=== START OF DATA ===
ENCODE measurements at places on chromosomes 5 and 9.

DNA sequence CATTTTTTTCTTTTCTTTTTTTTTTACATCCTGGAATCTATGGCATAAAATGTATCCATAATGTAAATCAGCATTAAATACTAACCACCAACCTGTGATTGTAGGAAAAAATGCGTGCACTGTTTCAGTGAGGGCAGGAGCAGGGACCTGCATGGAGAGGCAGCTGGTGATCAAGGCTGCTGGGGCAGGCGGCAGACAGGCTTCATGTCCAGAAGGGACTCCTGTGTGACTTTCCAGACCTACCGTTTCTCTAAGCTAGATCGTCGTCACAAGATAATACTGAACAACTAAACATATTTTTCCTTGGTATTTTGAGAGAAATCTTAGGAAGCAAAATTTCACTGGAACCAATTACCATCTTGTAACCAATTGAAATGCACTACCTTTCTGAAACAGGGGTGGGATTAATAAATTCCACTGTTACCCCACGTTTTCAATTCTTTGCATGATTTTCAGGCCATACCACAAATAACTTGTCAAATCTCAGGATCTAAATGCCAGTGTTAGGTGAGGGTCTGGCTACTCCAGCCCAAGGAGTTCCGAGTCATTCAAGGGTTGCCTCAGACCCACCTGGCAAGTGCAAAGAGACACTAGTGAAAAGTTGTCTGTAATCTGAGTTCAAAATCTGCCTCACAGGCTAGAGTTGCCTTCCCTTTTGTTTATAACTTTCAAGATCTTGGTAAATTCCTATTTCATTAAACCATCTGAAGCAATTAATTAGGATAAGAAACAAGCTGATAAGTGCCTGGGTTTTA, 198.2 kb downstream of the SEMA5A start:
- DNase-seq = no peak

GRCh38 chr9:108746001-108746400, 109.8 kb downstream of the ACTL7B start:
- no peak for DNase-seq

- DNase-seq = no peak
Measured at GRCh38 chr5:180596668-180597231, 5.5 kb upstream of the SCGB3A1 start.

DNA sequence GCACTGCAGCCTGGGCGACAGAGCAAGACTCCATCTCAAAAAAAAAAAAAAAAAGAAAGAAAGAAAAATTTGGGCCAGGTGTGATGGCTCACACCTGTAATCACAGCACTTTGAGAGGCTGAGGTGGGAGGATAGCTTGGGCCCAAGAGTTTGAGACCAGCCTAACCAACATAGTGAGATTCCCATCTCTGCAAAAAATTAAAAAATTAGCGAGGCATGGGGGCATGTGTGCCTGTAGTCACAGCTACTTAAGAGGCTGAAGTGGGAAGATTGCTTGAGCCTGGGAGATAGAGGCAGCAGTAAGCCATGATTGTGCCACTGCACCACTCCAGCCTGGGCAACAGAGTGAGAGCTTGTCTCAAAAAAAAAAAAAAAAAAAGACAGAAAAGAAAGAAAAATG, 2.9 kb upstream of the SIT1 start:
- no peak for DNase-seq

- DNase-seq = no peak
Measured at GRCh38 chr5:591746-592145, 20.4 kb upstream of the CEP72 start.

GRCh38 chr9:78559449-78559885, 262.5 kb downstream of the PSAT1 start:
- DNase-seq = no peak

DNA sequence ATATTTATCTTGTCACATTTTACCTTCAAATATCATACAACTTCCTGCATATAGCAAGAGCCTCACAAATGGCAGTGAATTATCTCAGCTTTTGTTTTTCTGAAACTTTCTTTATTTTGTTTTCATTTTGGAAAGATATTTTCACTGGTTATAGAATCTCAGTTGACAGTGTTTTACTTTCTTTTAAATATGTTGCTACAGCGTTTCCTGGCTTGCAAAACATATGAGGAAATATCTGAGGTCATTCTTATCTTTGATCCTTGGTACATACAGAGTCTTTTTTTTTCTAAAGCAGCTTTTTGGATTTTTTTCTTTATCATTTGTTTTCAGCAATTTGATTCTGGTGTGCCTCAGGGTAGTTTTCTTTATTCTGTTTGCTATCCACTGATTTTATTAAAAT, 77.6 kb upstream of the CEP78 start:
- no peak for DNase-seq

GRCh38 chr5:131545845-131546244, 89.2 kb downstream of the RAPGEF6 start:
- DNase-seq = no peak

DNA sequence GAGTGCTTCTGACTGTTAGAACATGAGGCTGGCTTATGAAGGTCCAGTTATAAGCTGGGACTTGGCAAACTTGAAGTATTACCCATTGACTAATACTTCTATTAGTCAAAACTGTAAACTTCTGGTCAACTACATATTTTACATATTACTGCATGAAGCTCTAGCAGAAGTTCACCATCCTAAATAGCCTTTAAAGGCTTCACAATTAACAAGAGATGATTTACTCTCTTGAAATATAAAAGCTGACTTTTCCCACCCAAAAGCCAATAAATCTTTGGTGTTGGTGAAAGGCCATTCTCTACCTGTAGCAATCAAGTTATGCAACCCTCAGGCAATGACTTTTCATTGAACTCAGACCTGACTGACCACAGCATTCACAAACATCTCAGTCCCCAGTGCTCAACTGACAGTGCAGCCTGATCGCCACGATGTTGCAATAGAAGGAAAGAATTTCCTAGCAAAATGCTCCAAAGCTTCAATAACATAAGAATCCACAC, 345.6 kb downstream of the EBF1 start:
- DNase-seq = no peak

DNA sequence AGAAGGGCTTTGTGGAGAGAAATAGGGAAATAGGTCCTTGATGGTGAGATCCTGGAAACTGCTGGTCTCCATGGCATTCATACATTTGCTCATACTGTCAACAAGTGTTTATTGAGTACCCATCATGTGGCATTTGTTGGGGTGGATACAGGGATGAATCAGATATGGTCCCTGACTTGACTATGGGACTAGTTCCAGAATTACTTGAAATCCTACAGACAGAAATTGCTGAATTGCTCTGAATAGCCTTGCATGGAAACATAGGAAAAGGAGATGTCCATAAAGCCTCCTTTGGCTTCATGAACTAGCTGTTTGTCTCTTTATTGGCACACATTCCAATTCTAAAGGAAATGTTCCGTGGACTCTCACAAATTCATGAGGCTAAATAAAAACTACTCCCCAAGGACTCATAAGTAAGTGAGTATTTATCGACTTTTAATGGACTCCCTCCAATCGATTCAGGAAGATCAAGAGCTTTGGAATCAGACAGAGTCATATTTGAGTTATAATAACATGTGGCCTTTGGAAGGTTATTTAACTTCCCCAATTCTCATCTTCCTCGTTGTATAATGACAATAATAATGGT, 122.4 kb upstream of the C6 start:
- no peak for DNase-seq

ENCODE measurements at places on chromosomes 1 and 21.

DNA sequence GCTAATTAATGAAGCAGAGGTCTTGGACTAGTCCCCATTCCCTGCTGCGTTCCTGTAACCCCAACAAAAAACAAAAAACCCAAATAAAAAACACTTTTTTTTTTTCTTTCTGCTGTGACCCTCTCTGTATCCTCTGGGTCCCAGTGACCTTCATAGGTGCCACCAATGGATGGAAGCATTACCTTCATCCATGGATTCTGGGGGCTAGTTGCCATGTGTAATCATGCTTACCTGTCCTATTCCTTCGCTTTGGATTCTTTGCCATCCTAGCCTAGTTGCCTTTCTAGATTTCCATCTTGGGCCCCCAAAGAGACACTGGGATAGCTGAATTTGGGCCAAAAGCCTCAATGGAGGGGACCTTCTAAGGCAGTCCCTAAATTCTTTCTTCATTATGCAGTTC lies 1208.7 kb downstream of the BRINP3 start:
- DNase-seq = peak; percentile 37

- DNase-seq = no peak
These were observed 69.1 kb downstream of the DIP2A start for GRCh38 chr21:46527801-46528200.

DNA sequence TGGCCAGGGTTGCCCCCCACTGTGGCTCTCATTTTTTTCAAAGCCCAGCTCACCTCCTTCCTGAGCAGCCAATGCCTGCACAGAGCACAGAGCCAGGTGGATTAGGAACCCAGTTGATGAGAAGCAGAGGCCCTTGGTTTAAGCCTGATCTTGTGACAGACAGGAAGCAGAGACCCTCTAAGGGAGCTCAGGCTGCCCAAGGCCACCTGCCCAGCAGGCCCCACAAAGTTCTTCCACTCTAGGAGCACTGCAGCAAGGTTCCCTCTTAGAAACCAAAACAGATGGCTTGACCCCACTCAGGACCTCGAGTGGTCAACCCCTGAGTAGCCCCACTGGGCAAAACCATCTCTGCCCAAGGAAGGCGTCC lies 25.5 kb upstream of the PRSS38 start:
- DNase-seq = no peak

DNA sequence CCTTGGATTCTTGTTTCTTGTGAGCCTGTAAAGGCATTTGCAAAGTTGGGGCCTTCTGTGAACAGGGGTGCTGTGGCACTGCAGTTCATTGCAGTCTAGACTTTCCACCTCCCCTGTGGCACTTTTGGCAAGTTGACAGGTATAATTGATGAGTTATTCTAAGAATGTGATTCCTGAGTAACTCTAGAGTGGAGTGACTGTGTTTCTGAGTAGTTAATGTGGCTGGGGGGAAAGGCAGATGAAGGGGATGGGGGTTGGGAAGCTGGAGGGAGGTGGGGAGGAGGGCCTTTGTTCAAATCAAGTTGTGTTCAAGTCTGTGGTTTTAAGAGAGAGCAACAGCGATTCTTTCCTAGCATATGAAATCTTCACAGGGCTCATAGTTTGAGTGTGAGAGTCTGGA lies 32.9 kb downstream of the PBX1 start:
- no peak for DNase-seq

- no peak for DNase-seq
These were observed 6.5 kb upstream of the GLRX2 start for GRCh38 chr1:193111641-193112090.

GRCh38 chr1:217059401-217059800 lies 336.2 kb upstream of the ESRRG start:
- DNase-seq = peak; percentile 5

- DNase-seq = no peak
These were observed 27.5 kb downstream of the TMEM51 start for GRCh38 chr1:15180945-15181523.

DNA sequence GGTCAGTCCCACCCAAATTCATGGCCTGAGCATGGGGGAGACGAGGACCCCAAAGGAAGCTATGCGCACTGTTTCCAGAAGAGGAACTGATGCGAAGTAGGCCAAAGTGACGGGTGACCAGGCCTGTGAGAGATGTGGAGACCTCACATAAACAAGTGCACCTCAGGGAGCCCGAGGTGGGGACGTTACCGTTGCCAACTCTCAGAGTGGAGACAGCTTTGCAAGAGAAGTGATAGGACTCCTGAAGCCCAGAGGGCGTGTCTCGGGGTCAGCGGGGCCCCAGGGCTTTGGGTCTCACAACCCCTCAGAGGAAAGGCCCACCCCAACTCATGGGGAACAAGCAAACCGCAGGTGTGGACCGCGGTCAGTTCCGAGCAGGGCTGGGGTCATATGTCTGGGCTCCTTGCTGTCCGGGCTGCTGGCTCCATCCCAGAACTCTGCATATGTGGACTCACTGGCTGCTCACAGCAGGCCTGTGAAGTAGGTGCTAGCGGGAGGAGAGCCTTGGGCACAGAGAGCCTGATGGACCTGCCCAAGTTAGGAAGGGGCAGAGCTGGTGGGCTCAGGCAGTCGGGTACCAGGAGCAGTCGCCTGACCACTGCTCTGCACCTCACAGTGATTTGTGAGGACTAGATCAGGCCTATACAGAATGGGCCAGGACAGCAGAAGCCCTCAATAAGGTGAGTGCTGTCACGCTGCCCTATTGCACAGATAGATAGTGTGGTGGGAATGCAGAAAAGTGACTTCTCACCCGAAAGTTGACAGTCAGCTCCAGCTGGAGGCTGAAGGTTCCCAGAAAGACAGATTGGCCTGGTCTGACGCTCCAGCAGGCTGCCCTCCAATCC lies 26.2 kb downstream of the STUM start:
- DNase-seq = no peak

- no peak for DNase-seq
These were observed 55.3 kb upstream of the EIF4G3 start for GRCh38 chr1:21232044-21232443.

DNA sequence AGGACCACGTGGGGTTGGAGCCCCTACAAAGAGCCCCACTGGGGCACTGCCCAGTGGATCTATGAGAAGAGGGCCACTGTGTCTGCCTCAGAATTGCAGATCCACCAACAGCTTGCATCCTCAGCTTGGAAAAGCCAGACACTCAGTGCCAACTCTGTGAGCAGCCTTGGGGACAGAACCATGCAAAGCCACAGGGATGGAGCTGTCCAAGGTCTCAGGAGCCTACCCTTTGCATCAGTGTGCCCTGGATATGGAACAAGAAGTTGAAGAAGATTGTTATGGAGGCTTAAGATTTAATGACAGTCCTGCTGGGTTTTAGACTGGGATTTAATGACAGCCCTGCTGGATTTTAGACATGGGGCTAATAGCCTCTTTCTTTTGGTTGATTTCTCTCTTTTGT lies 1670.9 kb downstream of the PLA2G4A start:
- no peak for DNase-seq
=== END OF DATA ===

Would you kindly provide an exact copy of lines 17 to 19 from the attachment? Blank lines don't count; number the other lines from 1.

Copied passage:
- DNase-seq = no peak

DNA sequence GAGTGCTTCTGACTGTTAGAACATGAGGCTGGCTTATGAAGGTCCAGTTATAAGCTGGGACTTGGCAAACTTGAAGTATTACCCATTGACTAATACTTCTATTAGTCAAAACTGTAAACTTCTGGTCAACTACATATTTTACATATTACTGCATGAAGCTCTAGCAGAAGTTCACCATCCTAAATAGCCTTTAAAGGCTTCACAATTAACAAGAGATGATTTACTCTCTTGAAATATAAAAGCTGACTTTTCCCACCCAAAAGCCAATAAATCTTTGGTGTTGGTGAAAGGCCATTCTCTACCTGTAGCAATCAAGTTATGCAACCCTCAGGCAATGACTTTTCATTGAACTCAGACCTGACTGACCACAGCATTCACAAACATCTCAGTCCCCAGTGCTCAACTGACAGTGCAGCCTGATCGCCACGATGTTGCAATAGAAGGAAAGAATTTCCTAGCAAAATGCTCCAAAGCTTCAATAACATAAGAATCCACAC, 345.6 kb downstream of the EBF1 start:
- DNase-seq = no peak